Wick Communications

Reporters with clever signs

In Editing on June 29, 2017 at 4:21 pm

On Thursday, dozens of journalists walked out of the New York Times building for a coordinated “15-minute coffee break” that was really a solidarity protest with copy editors. Why? Times newsroom management announced it would cut the number of copy editors from more than 100 to about 50 in order to free up more money for “top talent” reporters.

It was a remarkable moment and it is a first in my memory. Suffice to say, reporters haven’t always come running to extol the virtues of copy editors who are sometimes wrongly blamed for messing up the prose and just generally being killjoys. Copy desks were once a central part of big-city newspapers. The work has always been grueling. I know, because I’ve done it. I used to come in at 5 a.m. to copy edit an afternoon daily. Then I stayed until 2 a.m. to copy edit the weekend morning editions. You stare at a screen. You never leave the building. No one ever asks what you think of a story on the front end. No one ever thanked the copy editor.

The ranks have dwindled in recent years, and we all know why. Faced with cutting expenses, management looks around the room and knows that it can continue to put out a paper without those guys with the green eyeshades and stylebooks.

In a blistering critique of management plans, Times copy editors penned a letter claiming that it’s “dumbfoundedly unrealistic” to expect 50 copy editors to catch as many errors as 100. Top editors answered that they weren’t doing away with “copy editing,” only the freestanding copy desk. We are assured each desk — National, World and so on — will continue to go to great pains to assure that all copy remains fair, accurate and in keeping with correct style. Management might have added that it’s dumbfoundingly unrealistic to expect a newspaper to carry 100 copy editors in this day and age. …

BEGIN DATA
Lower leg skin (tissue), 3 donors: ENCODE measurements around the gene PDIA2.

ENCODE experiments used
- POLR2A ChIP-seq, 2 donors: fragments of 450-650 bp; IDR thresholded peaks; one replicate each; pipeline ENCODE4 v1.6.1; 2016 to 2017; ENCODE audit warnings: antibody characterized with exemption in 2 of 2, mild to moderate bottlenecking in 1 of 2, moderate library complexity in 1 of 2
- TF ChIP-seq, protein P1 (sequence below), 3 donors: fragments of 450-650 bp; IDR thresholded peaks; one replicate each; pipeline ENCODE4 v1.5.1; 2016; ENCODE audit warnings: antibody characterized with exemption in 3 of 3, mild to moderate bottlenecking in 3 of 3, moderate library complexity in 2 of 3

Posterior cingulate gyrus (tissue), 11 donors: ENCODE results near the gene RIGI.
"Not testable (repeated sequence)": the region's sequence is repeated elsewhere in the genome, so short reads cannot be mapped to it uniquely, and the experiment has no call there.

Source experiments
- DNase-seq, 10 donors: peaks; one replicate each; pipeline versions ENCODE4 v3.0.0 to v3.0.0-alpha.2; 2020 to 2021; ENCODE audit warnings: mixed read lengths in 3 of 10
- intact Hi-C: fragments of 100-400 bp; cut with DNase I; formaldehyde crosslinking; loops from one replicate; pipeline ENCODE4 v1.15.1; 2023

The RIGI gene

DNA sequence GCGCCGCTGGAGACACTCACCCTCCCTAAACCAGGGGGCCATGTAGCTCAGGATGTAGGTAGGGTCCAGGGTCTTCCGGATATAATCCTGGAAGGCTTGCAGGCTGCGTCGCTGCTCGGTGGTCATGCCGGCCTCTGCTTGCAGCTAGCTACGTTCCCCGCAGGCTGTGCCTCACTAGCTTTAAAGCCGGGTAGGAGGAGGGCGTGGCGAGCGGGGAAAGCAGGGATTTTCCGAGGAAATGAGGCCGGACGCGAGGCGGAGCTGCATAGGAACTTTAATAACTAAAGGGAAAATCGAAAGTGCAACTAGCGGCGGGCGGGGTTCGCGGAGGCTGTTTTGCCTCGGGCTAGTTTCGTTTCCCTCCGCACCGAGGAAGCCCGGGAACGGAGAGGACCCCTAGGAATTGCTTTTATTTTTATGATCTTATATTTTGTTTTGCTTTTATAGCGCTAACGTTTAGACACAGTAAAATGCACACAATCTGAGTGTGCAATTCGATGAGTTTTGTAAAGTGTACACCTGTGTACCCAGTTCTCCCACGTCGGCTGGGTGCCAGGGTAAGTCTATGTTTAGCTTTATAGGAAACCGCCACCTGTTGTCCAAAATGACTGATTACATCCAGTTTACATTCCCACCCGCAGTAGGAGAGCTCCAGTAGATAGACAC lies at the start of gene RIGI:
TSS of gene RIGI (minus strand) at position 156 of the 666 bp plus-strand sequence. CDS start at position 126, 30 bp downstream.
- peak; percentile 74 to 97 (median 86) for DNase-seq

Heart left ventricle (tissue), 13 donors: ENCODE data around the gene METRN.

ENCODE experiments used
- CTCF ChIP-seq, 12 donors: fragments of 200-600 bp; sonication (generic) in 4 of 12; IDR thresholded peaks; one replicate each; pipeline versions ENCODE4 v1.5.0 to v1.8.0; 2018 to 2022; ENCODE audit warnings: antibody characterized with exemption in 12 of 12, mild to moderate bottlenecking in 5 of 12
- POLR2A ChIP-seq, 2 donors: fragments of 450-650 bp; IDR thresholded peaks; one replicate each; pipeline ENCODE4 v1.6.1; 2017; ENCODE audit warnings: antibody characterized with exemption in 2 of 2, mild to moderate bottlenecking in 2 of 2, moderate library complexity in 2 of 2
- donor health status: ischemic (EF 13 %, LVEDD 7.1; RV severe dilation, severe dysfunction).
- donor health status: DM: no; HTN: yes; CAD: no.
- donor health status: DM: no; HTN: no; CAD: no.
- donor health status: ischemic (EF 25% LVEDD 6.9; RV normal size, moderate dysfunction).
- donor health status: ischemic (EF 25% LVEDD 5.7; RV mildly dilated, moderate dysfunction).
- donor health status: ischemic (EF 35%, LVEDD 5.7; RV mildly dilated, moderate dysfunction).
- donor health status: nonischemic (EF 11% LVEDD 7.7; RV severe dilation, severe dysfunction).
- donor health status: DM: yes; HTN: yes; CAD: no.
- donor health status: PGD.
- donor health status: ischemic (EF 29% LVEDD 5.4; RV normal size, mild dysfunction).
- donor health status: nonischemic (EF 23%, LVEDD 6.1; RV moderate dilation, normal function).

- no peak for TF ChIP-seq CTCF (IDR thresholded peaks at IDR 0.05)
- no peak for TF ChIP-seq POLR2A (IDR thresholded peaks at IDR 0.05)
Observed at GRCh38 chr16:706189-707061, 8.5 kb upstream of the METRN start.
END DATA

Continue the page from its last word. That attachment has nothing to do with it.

The question is this: How much do the inevitable mistakes cost the newspaper? The answer might be very little, at least in the short term. At least, in terms of revenue. We don’t imagine that Tiffany’s will stop advertising if there are 20 or even 40 percent more typos in the daily paper. Circulation might erode. We’ll see. But what is the cost in terms morale and prestige? What does it mean when the greatest newspaper in the world acknowledges that it won’t be as good as it used to be?

For most of us in the business, this is a river we crossed long ago. We made the decision that we couldn’t afford full-time, well-paid copy editors. But are we better off for having done so? Have our products improved since then? Has our business improved? Are we on a firmer footing today than we were, say, 15 years and hundreds of copy editor layoffs ago? Do readers trust us more, or less?

It will be interesting to see how things shake out at the Times. In the meantime, it’s good to see reporters support copy editors, for a change.

Clay

 

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